Buddhist records of the Western world (Xuanzang)

by Samuel Beal | 1884 | 224,928 words | ISBN-10: 8120811070

This is the English translation of the travel records of Xuanzang (or, Hiuen Tsiang): a Chinese Buddhist monk who traveled to India during the seventh century. This book recounts his documents his visit to India and neighboring countries, and reflects the condition of those countries during his time, including temples, culture, traditions and fest...

Chapter 15 - Country of Sin-tu (Sindh)

This country is about 7000 li in circuit; the capital city, called P'i-shan-p'o-pu-lo,[1] is about 30 li round. The soil is favourable for the growth of cereals and produces abundance of wheat and millet; It also abounds in gold and silver and native copper. It is suitable for the breeding of oxen, sheep, camels, mules, and other kinds of beasts. The camels are small in size and have only one hump. They find here a great quantity of salt, which is red like cinnabar; also white salt, black salt and rock salt. In different places, both far and near, this salt is used for medicine. The disposition of the men is hard and impulsive; but they are honest and upright. They quarrel and are much given to contradiction. They study without aiming to excel; they have faith in the law of Buddha. There are several hundred saṅghārāmas, occupied by about 10,000 priests. They study the Little Vehicle according to the Sammatīya school. As a rule, they are indolent and given to indulgence and debauchery. Those who are very earnest as followers of the virtue of the sages live alone in desert places, dwelling far off in the mountains and the forests. There night and day they exert themselves in aiming after the acquirement of the holy fruit (of Arhatship). There are about thirty Deva temples, in which sectaries of various kinds congregate.

The king is of the śūdra (Shu-t'o-lo) caste. He is by nature honest and sincere, and he reverences the law of Buddha.

When Tathāgata was in the world, he frequently passed through this country, therefore Aśoka-rāja has founded several tens of stūpas in places where the sacred traces of his presence were found. Upagupta,[2] the great Arhat, sojourned very frequently in this kingdom, explaining the law and convincing and guiding men. The places where he stopped and the traces he left are all commemorated by the building of saṅghārāmas or the erection of stūpas. These buildings are seen everywhere; we can only speak of them briefly.

By the side of the river Sindh, along the flat marshy lowlands for some thousand li, there are several hundreds of thousands (a very great many) of families settled. They are of an unfeeling and hasty temper, and are given to bloodshed only. They give themselves exclusively to tending cattle, and from this derive their livelihood. They have no masters, and, whether men or women, have neither rich nor poor; they shave their heads and wear the Kaṣāya robes of Bhikṣus, whom they resemble outwardly, whilst they engage themselves in the ordinary affairs of lay life. They hold to their narrow (little) views and attack the Great Vehicle.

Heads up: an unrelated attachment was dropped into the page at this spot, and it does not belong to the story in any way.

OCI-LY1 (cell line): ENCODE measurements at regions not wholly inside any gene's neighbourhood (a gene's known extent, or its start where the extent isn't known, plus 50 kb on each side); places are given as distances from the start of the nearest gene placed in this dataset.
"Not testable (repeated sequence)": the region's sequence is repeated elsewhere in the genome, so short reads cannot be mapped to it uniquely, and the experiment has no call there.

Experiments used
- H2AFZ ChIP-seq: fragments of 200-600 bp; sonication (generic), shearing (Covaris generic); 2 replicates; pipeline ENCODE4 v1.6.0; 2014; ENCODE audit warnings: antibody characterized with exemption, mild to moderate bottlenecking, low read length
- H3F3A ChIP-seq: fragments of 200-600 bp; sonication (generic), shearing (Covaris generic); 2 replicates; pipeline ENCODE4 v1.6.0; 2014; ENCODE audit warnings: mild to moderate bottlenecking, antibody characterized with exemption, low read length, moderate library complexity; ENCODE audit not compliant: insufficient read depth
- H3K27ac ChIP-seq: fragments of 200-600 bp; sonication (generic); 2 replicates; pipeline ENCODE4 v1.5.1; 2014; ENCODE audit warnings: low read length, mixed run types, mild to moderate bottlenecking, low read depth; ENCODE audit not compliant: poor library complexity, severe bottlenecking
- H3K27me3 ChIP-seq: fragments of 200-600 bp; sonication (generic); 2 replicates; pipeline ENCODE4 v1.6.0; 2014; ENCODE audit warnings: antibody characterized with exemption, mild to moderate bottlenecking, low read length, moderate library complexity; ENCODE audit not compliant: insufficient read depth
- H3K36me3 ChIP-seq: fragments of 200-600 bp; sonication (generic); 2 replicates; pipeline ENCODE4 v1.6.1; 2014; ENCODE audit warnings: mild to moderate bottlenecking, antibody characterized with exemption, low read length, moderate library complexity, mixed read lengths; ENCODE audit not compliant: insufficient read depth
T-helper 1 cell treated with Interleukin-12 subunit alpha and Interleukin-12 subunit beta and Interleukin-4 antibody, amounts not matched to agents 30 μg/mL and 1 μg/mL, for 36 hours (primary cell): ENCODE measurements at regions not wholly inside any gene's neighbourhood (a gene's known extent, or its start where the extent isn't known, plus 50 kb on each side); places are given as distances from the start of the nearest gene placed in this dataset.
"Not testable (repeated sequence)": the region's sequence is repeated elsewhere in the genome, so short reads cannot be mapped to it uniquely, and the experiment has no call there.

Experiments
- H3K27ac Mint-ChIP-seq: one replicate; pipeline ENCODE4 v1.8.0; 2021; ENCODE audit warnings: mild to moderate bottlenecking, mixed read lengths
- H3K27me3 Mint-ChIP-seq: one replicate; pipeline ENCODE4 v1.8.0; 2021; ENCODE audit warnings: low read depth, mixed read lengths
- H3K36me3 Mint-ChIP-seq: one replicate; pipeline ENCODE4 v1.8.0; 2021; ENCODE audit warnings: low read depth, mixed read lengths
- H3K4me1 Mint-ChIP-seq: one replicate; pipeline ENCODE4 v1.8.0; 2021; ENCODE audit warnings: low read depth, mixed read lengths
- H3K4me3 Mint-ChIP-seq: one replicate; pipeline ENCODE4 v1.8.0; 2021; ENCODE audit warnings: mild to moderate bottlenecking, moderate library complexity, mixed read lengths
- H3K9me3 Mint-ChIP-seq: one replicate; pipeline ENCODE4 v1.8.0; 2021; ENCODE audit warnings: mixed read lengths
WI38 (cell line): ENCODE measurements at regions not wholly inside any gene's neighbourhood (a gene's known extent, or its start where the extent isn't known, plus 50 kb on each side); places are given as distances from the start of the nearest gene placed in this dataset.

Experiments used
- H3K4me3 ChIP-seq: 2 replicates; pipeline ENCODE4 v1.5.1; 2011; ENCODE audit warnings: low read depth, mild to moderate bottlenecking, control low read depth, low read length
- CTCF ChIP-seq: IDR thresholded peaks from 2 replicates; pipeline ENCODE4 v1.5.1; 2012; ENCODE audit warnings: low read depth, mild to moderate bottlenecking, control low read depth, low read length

The old reports state that formerly these people were extremely hasty (impatient), and only practised violence and cruelty. At this time there was an Arhat, who, pitying their perversity, and desiring to convert them, mounted in the air and came amongst them. He exhibited his miraculous powers and displayed his wonderful capabilities. Thus he led the people to believe and accept the doctrine, and gradually he taught them in words; all of them joyfully accepted his teaching and respectfully prayed him to direct them in their religious life. The Arhat perceiving that the hearts of the people had become submissive, delivered to them the three "Refuges" and restrained their cruel tendencies; they entirely gave up "taking life," they shaved their heads, and assumed the soiled robes of a Bhikṣu, and obediently walked according to the doctrine of religion. Since then, generations have passed by and the changed times have weakened their virtue, but as for the rest, they retain their old customs. But though they wear the robes of religion, they live without any moral rules, and their sons and grandsons continue to live as worldly people, without any regard to their religious profession.

Going from this eastward 900 li or so, crossing the Sindh river and proceeding along the eastern bank, we come to the kingdom of Mu-lo-san-pu-lu.

Footnotes and references:

[1]:

Vichavapura—Julien. Reinaud suggests Vasmapura or Balmapura and Minagara. See Ind. Ant., vol. viii. p. 336 f.

[2]:

Bk. viii.; Burnouf, Introd., pp. 118, 197, 378 f.

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